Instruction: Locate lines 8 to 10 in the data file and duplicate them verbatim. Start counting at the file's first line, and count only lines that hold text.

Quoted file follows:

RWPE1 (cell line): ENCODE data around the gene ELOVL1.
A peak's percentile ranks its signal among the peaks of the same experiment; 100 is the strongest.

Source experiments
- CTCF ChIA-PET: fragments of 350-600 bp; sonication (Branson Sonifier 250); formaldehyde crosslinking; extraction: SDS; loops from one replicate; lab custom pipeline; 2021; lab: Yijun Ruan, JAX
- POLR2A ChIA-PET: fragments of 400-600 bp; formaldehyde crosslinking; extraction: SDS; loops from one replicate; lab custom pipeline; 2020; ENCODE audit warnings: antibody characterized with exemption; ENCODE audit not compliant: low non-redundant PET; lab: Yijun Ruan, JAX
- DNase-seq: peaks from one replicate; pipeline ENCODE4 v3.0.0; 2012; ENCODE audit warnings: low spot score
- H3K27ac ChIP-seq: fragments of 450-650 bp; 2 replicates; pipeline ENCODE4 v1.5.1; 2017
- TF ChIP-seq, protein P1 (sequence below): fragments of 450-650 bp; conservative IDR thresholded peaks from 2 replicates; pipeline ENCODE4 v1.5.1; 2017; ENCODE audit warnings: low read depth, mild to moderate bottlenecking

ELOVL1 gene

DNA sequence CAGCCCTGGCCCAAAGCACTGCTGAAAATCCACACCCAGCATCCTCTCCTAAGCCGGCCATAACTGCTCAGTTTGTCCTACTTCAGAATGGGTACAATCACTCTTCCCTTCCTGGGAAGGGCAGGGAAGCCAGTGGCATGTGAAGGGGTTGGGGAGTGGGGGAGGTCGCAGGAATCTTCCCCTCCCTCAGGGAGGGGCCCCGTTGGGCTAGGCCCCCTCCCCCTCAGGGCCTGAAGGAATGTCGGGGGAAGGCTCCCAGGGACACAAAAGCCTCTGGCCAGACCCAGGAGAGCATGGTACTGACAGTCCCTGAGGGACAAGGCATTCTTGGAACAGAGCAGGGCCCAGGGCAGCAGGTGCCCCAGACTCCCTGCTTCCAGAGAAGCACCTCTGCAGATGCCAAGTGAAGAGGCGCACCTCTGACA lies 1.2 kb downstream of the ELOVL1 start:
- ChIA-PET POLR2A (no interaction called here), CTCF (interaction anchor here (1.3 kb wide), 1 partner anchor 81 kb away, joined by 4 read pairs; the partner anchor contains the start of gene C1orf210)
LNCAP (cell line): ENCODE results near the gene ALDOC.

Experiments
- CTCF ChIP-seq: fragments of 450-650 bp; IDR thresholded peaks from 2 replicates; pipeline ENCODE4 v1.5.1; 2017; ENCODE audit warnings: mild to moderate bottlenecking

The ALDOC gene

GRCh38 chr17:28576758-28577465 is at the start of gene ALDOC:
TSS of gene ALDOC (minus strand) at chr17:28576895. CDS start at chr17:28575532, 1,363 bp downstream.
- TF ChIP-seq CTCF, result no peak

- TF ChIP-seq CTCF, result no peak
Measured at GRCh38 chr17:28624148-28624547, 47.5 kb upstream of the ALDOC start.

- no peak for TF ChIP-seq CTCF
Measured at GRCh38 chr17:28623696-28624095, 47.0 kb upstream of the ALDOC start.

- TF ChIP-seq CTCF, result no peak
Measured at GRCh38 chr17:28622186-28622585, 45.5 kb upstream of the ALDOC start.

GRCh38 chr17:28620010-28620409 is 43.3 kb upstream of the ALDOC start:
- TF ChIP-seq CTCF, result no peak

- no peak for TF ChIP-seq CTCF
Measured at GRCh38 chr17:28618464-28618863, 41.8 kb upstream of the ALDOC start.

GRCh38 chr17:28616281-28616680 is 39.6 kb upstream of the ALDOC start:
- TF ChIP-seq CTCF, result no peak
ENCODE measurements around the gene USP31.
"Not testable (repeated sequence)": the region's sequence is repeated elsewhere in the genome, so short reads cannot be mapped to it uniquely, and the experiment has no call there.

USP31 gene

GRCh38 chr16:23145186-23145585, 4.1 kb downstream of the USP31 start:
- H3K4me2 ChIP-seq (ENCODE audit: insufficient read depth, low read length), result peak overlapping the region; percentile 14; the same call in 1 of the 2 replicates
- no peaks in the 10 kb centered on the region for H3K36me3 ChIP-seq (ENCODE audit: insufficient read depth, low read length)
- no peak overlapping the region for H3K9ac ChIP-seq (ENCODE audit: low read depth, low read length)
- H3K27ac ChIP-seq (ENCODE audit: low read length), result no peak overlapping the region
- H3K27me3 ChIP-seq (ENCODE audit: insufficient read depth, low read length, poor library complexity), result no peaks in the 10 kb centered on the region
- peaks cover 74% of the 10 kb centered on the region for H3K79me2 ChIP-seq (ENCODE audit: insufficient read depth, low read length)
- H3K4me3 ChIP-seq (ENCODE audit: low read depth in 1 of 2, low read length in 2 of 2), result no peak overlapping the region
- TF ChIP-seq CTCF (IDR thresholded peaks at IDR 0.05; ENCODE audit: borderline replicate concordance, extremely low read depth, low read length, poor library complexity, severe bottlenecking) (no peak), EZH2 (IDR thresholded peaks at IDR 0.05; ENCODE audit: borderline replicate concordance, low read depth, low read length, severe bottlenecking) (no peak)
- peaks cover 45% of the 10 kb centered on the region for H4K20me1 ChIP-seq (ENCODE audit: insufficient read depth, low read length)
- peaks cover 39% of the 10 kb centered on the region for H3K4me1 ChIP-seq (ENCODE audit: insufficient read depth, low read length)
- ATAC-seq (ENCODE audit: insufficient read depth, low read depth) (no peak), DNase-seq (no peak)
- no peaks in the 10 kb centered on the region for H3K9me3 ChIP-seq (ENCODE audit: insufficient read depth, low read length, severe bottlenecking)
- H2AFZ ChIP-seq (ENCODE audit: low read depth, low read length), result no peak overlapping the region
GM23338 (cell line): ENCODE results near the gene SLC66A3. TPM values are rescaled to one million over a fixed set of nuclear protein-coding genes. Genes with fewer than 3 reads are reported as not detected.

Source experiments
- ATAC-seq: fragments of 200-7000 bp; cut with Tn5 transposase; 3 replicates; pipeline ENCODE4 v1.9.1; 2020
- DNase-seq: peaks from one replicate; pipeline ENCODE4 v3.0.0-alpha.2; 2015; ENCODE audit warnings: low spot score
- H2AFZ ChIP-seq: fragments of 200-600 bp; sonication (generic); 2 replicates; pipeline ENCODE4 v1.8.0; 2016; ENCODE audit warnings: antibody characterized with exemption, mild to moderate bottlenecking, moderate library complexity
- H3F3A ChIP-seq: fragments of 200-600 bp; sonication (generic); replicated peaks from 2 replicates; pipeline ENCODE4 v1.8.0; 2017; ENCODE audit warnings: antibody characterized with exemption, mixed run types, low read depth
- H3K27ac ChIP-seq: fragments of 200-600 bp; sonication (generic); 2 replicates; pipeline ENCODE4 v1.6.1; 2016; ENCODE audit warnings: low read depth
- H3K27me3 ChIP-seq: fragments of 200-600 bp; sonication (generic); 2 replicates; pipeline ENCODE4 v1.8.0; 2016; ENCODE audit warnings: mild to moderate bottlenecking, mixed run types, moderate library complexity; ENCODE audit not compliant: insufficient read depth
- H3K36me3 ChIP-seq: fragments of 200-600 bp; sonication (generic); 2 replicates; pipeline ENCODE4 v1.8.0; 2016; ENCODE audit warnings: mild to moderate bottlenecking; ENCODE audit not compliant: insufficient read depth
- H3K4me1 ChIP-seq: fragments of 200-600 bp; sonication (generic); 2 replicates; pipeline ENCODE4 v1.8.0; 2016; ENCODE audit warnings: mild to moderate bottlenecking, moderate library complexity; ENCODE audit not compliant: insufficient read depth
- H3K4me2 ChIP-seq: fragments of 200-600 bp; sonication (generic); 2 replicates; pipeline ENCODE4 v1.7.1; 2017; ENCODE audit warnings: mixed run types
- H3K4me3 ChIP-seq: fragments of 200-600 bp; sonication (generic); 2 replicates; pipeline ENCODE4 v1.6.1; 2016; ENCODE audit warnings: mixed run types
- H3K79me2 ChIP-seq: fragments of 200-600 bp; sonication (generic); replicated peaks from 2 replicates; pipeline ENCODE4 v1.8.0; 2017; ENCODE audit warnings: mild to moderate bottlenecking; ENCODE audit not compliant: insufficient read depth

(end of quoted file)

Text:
- TF ChIP-seq, protein P1 (sequence below): fragments of 450-650 bp; conservative IDR thresholded peaks from 2 replicates; pipeline ENCODE4 v1.5.1; 2017; ENCODE audit warnings: low read depth, mild to moderate bottlenecking

ELOVL1 gene

DNA sequence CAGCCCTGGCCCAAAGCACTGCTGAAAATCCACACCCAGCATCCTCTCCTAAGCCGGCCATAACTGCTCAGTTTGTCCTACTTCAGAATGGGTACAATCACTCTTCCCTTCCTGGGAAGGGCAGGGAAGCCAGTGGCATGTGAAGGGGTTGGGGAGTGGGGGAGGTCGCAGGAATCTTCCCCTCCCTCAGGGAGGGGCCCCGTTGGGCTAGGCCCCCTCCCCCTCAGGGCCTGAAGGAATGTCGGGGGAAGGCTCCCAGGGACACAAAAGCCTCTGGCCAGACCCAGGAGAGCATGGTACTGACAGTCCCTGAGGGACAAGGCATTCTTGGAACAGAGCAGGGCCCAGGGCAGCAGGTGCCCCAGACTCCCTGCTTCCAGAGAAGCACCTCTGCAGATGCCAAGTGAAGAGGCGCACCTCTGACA lies 1.2 kb downstream of the ELOVL1 start: